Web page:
4. R. Mehra & E. Prescott, 2010. "The equity premium: a puzzle," Levine's Working Paper Archive 1401, David K. Levine.
  5. S. Rao Aiyagari & Mark Gertler, 1990. "Asset Returns with Transactions Cost and Uninsured Risk: A Stage III Exercise," NBER Working Papers 3481, National Bureau of Economic Research, Inc.
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  7. Constantinides,George & Duffie,Darrel, 1992. "Asset pricing with heterogeneous consumers," Discussion Paper Serie A 381, University of Bonn, Germany.
  8. Lars Peter Hansen & Ravi Jagannathan, 1990. "Implications of security market data for models of dynamic economies," Discussion Paper / Institute for Empirical Macroeconomics 29, Federal Reserve Bank of Minneapolis.
  9. Wouter J. Den Haan, 1996. "Understanding Equilibrium Models with a Small and a Large Number of Agents," NBER Working Papers 5792, National Bureau of Economic Research, Inc.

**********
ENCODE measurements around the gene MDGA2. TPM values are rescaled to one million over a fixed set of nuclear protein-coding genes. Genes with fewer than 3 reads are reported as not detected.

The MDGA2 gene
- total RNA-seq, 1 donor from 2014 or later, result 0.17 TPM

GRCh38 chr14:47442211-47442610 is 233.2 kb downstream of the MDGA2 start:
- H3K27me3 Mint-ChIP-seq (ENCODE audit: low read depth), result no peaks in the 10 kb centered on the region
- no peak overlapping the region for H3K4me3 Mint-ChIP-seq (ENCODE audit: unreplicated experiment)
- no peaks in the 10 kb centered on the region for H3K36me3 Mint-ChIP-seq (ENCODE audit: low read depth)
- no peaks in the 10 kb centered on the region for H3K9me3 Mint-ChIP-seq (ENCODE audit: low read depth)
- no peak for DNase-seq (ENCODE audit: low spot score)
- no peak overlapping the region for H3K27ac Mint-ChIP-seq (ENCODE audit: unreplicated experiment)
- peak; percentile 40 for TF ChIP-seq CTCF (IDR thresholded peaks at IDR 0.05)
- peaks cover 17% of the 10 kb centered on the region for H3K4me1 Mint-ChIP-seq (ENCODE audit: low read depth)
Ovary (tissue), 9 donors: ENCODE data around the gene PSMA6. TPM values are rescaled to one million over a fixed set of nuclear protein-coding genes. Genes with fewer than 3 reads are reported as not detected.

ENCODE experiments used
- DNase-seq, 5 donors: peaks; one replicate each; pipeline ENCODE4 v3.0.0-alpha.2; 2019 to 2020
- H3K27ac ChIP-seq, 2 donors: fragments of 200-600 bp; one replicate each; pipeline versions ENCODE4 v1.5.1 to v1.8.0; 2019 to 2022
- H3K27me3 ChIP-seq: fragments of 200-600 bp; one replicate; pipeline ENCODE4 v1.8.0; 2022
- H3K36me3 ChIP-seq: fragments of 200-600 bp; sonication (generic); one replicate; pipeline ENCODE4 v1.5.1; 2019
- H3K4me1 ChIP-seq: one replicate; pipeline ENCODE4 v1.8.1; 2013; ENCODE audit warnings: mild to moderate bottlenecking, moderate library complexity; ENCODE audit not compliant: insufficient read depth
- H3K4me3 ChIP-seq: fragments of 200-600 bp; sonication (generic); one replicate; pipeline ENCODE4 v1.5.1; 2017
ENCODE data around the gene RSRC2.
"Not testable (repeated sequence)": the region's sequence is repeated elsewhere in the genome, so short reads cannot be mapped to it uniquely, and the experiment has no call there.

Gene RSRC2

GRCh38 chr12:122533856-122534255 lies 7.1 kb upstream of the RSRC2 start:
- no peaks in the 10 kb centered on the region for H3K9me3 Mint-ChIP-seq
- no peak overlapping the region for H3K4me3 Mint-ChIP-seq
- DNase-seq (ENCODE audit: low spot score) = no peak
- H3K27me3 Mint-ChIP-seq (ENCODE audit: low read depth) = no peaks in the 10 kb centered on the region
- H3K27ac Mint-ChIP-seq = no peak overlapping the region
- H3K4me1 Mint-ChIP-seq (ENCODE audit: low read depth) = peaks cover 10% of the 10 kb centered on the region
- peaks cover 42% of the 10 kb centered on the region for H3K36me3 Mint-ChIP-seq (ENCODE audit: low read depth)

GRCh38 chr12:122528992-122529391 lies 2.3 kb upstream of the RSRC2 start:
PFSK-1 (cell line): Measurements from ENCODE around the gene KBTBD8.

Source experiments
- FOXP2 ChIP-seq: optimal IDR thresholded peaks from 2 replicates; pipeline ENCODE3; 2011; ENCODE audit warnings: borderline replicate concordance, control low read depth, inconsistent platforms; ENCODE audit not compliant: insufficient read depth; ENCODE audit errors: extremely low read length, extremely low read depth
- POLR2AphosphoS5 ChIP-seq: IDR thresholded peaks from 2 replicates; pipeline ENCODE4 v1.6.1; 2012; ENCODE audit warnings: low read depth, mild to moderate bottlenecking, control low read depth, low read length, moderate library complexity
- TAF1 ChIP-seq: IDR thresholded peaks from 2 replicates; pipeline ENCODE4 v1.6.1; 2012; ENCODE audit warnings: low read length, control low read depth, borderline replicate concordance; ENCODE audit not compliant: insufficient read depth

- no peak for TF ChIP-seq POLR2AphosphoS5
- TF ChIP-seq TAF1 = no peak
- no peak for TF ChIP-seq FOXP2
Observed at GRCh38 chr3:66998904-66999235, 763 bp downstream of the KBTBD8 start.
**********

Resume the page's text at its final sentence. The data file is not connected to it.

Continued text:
10. He, Hua & Modest, David M, 1995. "Market Frictions and Consumption-Based Asset Pricing," Journal of Political Economy, University of Chicago Press, University of Chicago Press, vol. 103(1), pages 94-117, February.
  11. Cogley, Timothy, 2002. "Idiosyncratic risk and the equity premium: evidence from the consumer expenditure survey," Journal of Monetary Economics, Elsevier, Elsevier, vol. 49(2), pages 309-334, March.
  12. Kimball, Miles S, 1990. "Precautionary Saving in the Small and in the Large," Econometrica, Econometric Society, Econometric Society, vol. 58(1), pages 53-73, January.
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  14. Mankiw, N. Gregory, 1986. "The equity premium and the concentration of aggregate shocks," Journal of Financial Economics, Elsevier, Elsevier, vol. 17(1), pages 211-219, September.
  15. Sydney C. Ludvigson & Alexander Michaelides, 2001. "Does Buffer-Stock Saving Explain the Smoothness and Excess Sensitivity of Consumption?," American Economic Review, American Economic Association, American Economic Association, vol. 91(3), pages 631-647, June.